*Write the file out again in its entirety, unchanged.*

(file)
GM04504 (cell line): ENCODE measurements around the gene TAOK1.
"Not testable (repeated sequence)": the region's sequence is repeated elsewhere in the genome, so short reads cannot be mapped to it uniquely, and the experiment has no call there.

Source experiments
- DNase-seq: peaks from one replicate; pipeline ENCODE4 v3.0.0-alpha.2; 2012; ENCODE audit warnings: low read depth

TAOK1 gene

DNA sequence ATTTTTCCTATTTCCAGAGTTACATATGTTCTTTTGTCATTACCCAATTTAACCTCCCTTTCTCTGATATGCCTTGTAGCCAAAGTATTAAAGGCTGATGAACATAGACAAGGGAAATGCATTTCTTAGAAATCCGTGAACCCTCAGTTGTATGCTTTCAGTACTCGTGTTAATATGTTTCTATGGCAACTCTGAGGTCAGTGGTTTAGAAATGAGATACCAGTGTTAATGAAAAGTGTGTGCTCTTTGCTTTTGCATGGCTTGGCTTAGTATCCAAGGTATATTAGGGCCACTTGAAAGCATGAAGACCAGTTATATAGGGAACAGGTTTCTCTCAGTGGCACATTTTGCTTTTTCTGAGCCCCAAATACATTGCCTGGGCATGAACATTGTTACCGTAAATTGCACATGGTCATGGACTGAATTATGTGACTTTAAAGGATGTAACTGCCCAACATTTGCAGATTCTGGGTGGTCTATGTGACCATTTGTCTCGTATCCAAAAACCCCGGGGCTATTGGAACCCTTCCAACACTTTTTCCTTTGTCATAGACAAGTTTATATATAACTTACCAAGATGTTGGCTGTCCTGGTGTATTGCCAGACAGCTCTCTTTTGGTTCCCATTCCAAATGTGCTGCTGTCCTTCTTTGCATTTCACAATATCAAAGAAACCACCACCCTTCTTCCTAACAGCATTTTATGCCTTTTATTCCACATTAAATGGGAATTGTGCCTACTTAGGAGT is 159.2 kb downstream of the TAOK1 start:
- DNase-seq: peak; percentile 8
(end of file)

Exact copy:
GM04504 (cell line): ENCODE measurements around the gene TAOK1.
"Not testable (repeated sequence)": the region's sequence is repeated elsewhere in the genome, so short reads cannot be mapped to it uniquely, and the experiment has no call there.

Source experiments
- DNase-seq: peaks from one replicate; pipeline ENCODE4 v3.0.0-alpha.2; 2012; ENCODE audit warnings: low read depth

TAOK1 gene

DNA sequence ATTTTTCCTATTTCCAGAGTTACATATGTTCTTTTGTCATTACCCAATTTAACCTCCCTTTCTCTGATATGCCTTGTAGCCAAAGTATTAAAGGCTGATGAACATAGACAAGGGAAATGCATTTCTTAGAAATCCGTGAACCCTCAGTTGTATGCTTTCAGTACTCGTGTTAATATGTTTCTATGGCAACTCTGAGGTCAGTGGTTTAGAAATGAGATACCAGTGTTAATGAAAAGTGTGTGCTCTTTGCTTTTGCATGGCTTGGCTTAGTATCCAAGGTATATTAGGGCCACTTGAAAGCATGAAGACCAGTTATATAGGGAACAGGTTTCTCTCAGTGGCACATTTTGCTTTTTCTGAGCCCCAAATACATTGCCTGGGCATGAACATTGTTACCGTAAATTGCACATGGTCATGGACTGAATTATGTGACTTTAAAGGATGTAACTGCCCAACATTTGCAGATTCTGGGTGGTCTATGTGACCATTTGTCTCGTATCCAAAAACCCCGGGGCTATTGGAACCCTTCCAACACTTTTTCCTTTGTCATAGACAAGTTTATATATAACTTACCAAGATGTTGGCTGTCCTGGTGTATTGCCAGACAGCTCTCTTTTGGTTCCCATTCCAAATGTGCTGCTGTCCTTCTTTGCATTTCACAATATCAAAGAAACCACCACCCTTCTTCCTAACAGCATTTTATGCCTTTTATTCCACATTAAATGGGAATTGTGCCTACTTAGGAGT is 159.2 kb downstream of the TAOK1 start:
- DNase-seq: peak; percentile 8